Facing challenges: Lessons from our 1001 days entrepreneurs

Facing challenges: Lessons from our 1001 days entrepreneurs

Earlier, we shared their advice on taking the plunge and starting a business. Now we look at ways in which our entrepreneurs stayed motivated during their first three years of business: making it through tough times, harnessing the power of mentorship and keeping a positive outlook.

Simplifying operations: Dineplan’s Martin Rose had to make the tough decision to close his other business, ComeDine, as it simply wasn’t making enough money. “Know when it’s time to refocus your offering”, is Martin’s advice. “Sometimes you have to watch out for what the market is doing and adapt to survive.”

Overcoming import challenges: Benger’s Jamie Pike needed to import garments and fabric for his men’s clothing business but wasn’t VAT registered in order to qualify. He used clever ways to overcome this hurdle such as sharing shipping containers and ordering through his family business.

Fill a staffing gap: As they were offering a 24-hour Soweto experience, tourism cooperative So We Too found that they were simply too exhausted to find the time to pitch on new business. They used the assistance of the CATHSSETA - the Culture Art Tourism Hospitality and Sports Sector Education and Training Authority – to offer internships, thereby solving staffing challenges.

Running out of start-up capital: No marketing budget? You have to think out of the box, advises So We Too’s Raymond Rampolokeng. "When times are tough, be resourceful about what you can get for free, for example free advice from a mentor and using free marketing channels such as social media (Twitter, Facebook and LinkedIn)."

Coping with downtime: “Some of my best ideas came from my downtime”, remembers Garth Hendricks of Explosive Functional Fitness. Here he shares his advice on using downtime constructively:

The power of mentorship

The journey of an entrepreneur can be a lonely one. You don’t have the support of a boss or co-workers so it’s important to regularly check in with a trusted mentor. For some, like the Dineplan’s Martin Rose, this is a family member, or for others like Garth, an online source or self-help books. Our entrepreneurs share their experiences of the value of mentorship:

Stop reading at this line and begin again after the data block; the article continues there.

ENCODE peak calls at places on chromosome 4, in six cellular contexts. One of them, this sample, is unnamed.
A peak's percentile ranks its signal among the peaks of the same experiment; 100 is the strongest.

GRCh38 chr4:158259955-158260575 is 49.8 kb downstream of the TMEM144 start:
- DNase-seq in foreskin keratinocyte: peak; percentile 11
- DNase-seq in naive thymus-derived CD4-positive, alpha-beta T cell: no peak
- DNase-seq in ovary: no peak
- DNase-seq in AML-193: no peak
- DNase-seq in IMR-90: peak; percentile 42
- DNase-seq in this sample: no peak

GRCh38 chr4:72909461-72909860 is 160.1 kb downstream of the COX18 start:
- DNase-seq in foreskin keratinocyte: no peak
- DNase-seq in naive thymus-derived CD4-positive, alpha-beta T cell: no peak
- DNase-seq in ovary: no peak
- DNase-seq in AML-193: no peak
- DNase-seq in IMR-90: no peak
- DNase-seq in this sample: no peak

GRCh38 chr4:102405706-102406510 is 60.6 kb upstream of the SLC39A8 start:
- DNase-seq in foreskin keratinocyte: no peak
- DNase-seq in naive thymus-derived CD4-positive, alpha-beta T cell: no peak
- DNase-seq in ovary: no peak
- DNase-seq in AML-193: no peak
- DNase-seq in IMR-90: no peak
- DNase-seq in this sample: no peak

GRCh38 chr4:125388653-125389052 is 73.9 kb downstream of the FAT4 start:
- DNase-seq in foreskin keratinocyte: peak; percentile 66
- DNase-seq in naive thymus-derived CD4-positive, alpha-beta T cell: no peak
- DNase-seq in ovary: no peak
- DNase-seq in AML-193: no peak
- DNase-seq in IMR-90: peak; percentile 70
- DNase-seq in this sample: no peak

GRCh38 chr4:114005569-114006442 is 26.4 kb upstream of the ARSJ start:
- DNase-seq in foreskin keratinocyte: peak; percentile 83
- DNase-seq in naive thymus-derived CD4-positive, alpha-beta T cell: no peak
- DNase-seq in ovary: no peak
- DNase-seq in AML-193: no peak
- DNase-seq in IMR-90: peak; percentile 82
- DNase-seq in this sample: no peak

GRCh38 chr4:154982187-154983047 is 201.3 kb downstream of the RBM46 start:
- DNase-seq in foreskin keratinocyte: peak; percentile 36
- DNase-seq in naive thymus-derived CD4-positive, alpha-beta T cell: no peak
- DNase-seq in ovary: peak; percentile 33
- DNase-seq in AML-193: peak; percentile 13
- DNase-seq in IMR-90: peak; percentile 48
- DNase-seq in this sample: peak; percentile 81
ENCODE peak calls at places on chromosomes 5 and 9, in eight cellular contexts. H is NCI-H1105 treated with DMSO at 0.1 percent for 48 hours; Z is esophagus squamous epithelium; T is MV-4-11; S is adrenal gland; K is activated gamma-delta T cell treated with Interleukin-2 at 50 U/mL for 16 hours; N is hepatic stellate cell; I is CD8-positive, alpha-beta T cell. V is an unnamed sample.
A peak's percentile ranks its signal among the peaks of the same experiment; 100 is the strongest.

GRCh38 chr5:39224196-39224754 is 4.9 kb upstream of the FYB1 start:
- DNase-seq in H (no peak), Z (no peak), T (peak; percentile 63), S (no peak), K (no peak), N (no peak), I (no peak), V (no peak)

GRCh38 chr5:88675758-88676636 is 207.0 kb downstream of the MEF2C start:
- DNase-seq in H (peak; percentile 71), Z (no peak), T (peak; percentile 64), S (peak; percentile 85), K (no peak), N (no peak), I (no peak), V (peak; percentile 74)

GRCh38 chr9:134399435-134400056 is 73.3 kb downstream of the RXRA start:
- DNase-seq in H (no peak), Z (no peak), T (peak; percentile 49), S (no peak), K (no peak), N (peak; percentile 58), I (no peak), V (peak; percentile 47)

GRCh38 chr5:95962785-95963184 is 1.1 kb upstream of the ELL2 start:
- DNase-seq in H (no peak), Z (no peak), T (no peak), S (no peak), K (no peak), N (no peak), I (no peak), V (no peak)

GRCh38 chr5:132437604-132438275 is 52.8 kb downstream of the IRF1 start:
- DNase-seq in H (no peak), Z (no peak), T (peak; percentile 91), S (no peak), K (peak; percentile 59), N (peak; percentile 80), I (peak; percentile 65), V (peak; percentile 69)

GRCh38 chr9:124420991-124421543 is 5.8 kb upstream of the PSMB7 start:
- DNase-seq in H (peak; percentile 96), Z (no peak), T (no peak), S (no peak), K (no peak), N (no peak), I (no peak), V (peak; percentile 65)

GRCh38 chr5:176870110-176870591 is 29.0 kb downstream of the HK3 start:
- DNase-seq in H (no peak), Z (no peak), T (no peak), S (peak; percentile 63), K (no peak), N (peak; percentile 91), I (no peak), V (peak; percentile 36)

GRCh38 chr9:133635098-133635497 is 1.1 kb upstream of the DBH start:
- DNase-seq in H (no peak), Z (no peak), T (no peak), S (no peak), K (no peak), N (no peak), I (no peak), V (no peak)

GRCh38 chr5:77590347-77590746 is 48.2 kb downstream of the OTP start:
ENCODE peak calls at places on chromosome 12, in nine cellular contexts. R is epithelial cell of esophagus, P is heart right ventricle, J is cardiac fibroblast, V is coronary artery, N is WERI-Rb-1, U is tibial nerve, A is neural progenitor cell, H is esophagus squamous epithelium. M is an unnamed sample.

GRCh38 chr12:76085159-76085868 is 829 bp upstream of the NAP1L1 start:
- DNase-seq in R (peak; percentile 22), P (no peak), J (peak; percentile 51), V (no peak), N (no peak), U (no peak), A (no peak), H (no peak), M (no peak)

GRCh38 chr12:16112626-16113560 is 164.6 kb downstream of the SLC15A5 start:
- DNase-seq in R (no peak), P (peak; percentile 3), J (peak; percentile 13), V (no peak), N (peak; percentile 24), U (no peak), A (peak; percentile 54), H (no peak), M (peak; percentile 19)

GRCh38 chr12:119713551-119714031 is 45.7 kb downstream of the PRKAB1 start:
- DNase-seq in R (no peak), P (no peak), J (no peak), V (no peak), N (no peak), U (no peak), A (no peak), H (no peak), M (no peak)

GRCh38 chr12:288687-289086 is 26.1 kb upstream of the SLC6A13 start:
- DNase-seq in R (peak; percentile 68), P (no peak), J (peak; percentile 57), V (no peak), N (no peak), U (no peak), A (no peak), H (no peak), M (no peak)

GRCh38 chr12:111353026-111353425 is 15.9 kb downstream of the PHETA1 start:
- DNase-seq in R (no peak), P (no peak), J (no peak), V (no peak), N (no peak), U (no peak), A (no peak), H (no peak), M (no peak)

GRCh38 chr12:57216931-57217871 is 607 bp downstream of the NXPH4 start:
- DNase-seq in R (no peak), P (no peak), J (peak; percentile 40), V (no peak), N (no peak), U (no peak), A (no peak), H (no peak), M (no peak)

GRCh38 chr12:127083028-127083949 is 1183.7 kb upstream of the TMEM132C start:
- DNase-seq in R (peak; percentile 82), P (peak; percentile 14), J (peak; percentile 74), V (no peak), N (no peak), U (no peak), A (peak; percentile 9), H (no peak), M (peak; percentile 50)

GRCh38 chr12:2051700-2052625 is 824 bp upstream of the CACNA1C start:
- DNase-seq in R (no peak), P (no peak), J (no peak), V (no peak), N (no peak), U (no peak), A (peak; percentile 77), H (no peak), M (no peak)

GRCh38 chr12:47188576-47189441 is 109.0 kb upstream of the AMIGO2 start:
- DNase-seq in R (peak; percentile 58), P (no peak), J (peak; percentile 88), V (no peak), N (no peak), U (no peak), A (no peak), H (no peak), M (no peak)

Revisit earlier learnings: The members of So We Too met whilst taking part in a business incubation programme. When not everyone was getting enough business, they decided to revisit former mentorship contacts. "These tough times were actually a blessing in disguise because it forced us to refocus", says Raymond, who is the treasury of the group. "We had to get our administrative ducks in a row, know exactly what the financial performance of the company is and so on.”

Find an online mentor: EFF’s Garth Hendricks used the online mentorship of Bedros Keuilian as daily inspiration. "Having a mentor is invaluable, whether it's a real person or in my case a blog”, says Garth. “Jump at the opportunity to attend a summit where you get to network internationally and learn from proven success stories. It's a big expense but one week can truly change your life."

Learn from your peers: Design duo JesseJames shared their premises with like-minded entrepreneurs to cover overheads, which proved to be a valuable incubator. "We were all spinning off one another's ideas and really learnt from one another", James reminisces.

Keeping positive

Our entrepreneurs share words of wisdom about keeping a positive attitude:

Believe in yourself: “If you put yourself down, you won't succeed. If something happens to you, instead of asking 'why me', use the opportunity to say 'why not'."

- Garth Hendricks, Explosive Functional Fitness

Failure is part of life: “Failure is perhaps the best way to learn. If you have not failed then you have not tried properly."

- Martin Rose, Dineplan

Surviving a setback: Watch Benger’s Jamie Pike talk about one of his major setbacks – a theft over the festive season:

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